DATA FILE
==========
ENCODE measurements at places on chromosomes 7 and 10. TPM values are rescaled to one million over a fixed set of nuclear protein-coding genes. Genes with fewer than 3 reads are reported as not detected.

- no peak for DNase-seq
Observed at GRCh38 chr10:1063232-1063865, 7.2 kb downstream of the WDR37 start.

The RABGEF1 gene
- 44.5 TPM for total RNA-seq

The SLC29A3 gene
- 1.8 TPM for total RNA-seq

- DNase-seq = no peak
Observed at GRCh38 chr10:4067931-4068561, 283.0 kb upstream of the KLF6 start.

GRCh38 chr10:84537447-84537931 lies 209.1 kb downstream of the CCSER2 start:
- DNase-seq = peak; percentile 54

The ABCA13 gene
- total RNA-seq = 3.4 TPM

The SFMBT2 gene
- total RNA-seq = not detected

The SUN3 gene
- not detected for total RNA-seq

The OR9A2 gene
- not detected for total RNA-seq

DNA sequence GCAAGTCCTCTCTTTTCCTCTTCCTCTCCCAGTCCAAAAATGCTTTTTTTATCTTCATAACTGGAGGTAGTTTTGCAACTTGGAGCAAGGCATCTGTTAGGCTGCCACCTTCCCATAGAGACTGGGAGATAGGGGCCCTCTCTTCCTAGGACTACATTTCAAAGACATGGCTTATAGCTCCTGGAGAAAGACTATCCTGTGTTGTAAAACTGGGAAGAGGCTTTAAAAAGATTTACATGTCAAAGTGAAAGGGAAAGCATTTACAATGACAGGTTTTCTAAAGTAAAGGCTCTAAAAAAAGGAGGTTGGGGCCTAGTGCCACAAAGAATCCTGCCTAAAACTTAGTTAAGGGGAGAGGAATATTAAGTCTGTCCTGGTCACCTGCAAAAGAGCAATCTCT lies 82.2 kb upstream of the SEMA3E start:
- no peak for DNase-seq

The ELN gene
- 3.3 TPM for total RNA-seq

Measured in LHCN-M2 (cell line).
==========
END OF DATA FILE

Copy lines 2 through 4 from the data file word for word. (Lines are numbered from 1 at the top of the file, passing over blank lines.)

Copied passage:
- no peak for DNase-seq
Observed at GRCh38 chr10:1063232-1063865, 7.2 kb downstream of the WDR37 start.

The RABGEF1 gene